• 14 February 2001: A Hamas suicide bomber plowed a bus into a crowd and detonated, killing 8 and injuring 21.[50]
  • 4 March 2001: A Hamas suicide bomber detonates in the city of Netanya, three killed and 68 injured.[49]
  • 28 March 2001: A Hamas suicide bomber blew himself up amidst a group of students waiting at a bus stop in Qalqilya in the West Bank. Two killed and four injured.[49]
  • 22 April 2001: A Hamas suicide bomber blew himself up Kfar Saba killing one and injuring 50.[49]
  • 18 May 2001: An Hamas suicide bomber blew himself up at the entrance of a shopping mall in the city of Netanya. Five people were killed with more than 100 injured.[49]
  • 1 June 2001: A suicide bomber linked to Hamas kills 21 and injures 76 in the Dolphinarium massacre in Tel Aviv.
  • 9 August 2001: A suicide bomber detonates in Jerusalem killing fifteen and wounding 130 in the Sbarro restaurant suicide bombing. Hamas and claimed responsibility.
  • 4 September 2001: A Hamas suicide bomber detonates in West Jerusalem injuring 15.[49]
  • 26 November 2001: A suicide bomber detonates at the Erez Crossing injuring 2. Hamas claimed responsibility.[51]
  • 2 December 2001: A suicide bomber boarded an Israeli bus traveling from the Neveh Sha'anan district in Haifa, paying the driver with a large bill he then blew himself up killing 15 and injuring 40. Hamas claimed responsibility.[51]
  • 1 December 2001: Two suicide bombers detonated one after the other followed by a car bomb in a mall in West Jerusalem. 11 killed and more than 130 injured. Hamas claimed responsibility.[51]
  • 9 March 2002: 11 people were killed and 54 injured, 10 of them seriously, when a suicide bomber exploded in the crowded Moment café in the center of Jerusalem. Hamas claimed responsibility for the attack.[52]
  • 31 March 2002: A suicide bomber kills 15 and injures over 40 in an Arab restaurant in Haifa in the Matza restaurant massacre. Hamas claimed responsibility.[53]
  • 10 April 2002: Six IDF soldiers and two civilians were killed and 22 injured in a suicide bombing on a bus near Kibbutz Yagur, east of Haifa. Hamas claimed responsibility for the attack.[53]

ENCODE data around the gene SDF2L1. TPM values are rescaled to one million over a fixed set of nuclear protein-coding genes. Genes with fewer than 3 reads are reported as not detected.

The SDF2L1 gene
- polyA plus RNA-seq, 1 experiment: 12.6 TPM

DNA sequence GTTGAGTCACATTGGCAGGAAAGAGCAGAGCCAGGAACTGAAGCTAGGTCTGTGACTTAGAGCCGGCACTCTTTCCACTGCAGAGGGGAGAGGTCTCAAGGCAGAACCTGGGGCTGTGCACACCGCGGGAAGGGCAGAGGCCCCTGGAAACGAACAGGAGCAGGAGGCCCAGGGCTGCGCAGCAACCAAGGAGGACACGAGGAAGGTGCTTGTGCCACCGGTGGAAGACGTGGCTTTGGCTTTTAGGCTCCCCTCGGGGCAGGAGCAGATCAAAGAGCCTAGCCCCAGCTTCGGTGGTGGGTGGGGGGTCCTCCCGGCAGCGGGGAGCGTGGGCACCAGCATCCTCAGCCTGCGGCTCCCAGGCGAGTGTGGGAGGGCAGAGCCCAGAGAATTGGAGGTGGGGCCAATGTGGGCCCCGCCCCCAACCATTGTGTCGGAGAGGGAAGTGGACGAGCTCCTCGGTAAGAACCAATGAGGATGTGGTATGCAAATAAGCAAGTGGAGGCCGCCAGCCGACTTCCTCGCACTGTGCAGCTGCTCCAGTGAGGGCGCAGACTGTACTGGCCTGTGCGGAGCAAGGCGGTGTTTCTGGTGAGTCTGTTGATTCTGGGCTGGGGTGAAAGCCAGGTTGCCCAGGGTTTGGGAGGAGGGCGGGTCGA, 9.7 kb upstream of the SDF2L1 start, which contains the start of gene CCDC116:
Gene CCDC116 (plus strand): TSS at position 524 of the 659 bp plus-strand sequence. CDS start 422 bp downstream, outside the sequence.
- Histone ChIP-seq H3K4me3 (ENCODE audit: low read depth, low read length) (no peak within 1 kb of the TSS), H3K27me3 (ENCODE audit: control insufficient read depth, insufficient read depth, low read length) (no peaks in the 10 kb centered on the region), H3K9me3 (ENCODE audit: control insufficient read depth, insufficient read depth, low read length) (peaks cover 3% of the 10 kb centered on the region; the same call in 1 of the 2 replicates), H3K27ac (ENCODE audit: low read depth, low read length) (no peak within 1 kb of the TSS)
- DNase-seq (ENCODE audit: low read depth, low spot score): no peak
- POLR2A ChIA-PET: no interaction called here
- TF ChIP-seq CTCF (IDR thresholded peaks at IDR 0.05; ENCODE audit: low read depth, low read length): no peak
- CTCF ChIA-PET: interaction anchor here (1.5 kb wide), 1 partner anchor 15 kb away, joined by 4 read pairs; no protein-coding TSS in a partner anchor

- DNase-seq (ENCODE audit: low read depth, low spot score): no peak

• 7 May 2002: 16 people were killed and 55 wounded in a suicide bombing in a crowded pool hall in Rishon Lezion, southeast of Tel-Aviv. According to the Israeli government, Hamas claimed responsibility for the attack.[54]
  • 19 May 2002: Three people were killed and 59 injured when a suicide bomber disguised as a soldier, blew himself up in the market in Netanya. Both Hamas and the PFLP took responsibility for the attack.[54]
  • 18 June 2002: A suicide bomber detonates on a bus in Jerusalem in the Patt junction massacre. The attack kills 19 people and wounds over 74. Hamas claimed responsibility for the attack.
  • 16 July 2002: Nine people were killed and 20 injured in a terrorist attack on a bus traveling from Bnei Brak to Emmanuel. An explosive charge was detonated next to the bullet-resistant bus. The terrorists waited in ambush, reportedly wearing Israeli army uniforms, and opened fire on the bus. Al Aqsa Martyrs' Brigades, the DFLP, Hamas all claimed responsibility for the attack.[55]
  • 31 July 2002: Nine people, including five Americans, were killed and 85 wounded when a bomb detonated by a cell phone exploded in the Frank Sinatra student center cafeteria on the Hebrew University's Mt. Scopus campus. Hamas claimed responsibility for the attack but expressed regret for the death of the Americans.[56]
  • 4 August 2002: Nine people were killed and some 50 wounded in a suicide bombing of an Egged bus at the Meron junction in the Galilee. Hamas claimed responsibility for the attack.[57]

End of Second Intifada.

  • 27 February 2008: In February, 257 rockets and 228 mortars were fired from the Gaza Strip into the western Negev causing five injuries and on 27 February the death of a 47-year-old student at Sapir College. Hamas has previously claimed responsibility for rocket barrages.[58]

Leaders killed by Israel

On 5 January 1996 Israel's Shin Bet arranged for a cell phone that was both bugged and contained explosives be given to Yahya Ayyash. When it was confirmed that it was Ayyash on the phone, Shin Bet remotely detonated it, killing Ayyash instantly.[citation needed]